The goal of this investigation was to determine if playing or training on third-generation artificial turf (AT) surfaces increases the incidence rate of injuries compared to natural grass (NG) surfaces. This was accomplished by a meta-analysis performed on previously published research. Eight studies met the criteria of competitive soccer players, participation on both surfaces, and presentation of both exposure time and injury occurrence.
This, in turn, raises the risk of a ligament injury. In fact, early studies on the ...
A total of 668 match injuries, 526 on grass and 142 on artificial turf, were recorded. The overall acute match injury incidence was 17.1 (95% CI 15.8 to 18.4) per 1000 match hours; 17.0 (95% CI 15...
Another common injury that occurs on artificial turf is commonly known as “turf burn.” It is an abrasion injury that occurs from sliding contact with the turf. While turf burns are considered minor injuries and rarely result in lost playing time, there is a risk for infections, such as Staph or MRSA, as well as the risk of debris from the field getting stuck in the wound.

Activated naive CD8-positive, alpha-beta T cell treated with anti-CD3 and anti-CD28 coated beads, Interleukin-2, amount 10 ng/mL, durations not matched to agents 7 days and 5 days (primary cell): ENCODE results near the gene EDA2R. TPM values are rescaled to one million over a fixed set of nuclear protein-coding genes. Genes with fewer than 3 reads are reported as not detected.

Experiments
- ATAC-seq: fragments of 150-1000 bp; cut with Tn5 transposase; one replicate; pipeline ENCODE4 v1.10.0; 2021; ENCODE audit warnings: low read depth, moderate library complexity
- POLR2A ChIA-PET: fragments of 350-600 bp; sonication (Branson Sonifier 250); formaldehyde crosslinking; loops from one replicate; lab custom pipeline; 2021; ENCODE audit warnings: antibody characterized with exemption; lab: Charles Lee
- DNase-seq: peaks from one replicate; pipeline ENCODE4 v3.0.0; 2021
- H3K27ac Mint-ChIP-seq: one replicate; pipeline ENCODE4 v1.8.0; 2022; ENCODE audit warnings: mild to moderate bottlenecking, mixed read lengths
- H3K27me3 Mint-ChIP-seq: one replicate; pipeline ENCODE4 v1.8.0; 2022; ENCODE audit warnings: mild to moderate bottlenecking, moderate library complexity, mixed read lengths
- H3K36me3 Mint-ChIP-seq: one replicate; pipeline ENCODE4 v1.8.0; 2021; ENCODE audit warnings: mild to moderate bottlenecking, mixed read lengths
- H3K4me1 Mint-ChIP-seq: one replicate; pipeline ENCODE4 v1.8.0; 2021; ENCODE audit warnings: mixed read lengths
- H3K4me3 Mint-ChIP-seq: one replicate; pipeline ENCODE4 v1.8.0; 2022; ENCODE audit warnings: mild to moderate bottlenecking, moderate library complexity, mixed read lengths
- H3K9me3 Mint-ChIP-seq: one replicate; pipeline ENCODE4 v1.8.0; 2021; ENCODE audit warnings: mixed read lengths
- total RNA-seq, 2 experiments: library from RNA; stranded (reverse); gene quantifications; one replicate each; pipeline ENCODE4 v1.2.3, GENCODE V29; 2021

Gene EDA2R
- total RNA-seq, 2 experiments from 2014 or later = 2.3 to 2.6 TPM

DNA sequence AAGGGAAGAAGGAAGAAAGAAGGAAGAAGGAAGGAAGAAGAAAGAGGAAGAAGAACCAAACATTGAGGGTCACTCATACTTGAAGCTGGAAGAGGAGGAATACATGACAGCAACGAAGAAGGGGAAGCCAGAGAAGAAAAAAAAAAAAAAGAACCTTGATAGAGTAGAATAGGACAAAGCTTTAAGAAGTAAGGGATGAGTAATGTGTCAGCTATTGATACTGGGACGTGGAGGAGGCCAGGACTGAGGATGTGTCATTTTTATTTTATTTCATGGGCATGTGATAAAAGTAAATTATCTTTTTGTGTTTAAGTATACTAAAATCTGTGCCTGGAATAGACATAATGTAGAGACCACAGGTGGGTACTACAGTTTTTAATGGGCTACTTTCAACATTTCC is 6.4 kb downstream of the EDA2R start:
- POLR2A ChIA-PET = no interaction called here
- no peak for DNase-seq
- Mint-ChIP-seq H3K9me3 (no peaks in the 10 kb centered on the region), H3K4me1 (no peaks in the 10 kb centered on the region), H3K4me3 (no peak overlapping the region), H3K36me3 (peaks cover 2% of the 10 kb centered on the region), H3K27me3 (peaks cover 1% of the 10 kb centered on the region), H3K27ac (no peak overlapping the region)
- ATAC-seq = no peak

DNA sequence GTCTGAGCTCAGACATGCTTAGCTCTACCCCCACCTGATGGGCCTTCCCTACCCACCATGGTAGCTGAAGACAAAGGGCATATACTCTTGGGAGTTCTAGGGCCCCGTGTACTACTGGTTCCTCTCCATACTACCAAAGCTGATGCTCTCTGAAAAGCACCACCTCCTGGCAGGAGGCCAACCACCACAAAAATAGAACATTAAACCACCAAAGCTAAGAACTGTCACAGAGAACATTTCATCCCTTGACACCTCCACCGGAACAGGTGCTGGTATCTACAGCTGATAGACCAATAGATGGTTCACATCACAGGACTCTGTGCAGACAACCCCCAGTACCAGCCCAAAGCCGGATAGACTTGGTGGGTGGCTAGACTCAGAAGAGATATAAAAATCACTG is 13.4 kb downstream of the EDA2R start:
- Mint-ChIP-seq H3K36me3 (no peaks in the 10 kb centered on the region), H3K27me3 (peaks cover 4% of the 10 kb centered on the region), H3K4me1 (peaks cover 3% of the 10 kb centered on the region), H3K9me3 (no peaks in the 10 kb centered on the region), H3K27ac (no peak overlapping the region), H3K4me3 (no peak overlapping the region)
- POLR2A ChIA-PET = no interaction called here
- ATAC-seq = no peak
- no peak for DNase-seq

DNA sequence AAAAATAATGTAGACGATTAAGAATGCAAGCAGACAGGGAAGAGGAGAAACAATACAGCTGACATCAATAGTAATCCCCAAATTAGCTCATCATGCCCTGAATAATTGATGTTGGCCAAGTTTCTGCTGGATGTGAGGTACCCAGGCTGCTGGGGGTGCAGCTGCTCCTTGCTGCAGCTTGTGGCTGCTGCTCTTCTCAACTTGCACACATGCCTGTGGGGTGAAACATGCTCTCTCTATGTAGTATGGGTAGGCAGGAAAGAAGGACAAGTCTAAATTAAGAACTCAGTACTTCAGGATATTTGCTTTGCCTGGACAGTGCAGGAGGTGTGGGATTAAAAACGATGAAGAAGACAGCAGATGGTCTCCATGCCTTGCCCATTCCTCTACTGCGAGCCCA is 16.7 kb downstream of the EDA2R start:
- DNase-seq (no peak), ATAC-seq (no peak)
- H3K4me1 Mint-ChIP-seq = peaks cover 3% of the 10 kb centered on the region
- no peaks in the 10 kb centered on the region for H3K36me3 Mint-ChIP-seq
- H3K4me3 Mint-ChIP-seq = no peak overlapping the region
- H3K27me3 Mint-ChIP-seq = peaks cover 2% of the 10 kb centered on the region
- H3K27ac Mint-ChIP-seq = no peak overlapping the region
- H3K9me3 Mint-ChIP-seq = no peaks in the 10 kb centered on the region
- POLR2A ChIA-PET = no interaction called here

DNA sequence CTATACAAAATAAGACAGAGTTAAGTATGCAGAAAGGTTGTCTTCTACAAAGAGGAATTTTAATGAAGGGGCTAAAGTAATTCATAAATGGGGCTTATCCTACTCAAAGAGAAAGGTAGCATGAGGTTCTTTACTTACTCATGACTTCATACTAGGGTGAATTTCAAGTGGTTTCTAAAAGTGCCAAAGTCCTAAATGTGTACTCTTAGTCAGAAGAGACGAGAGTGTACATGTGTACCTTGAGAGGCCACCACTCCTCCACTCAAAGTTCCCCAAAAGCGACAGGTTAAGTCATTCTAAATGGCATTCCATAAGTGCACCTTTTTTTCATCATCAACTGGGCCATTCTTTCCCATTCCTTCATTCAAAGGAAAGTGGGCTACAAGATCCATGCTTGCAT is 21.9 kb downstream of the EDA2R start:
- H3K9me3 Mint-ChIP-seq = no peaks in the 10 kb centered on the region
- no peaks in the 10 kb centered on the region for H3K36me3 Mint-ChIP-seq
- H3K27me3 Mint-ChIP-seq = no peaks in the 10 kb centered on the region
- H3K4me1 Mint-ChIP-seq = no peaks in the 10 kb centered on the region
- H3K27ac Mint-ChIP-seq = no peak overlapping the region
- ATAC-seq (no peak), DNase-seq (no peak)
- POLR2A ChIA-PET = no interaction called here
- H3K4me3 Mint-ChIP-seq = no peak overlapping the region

Two found that there are significantly more knee and ankle injuries on turf (one was from 1992 though, when artificial turf was still in its “second generation” before today’s FieldTurf), two found significantly fewer, and one found no difference.
Physicians and trainers began to notice that players were injured with a greater frequency on the artificial turf. These injuries included anterior cruciate ligament (ACL) tears, concussions, and ankle sprains. John Powell from the University of Iowa was among the first to quantify the higher incidence of these injuries.
Its officials insist the risk of injuries is no greater on the latest generations of artificial turf it certifies than on grass. The research on artificial turf injuries in soccer seems to favor the FIFA position. But it suggests a bigger problem for rugby, American football and similar contact sports. Concern about artificial turf injuries date back to 1966, when a Major League Baseball tournament took place in the Houston Astrodome.
NEW YORK (Reuters Health) - Female soccer players suffered fewer severe injuries while competing on an artificial surface called FieldTurf than when playing on natural grass fields, in a new study.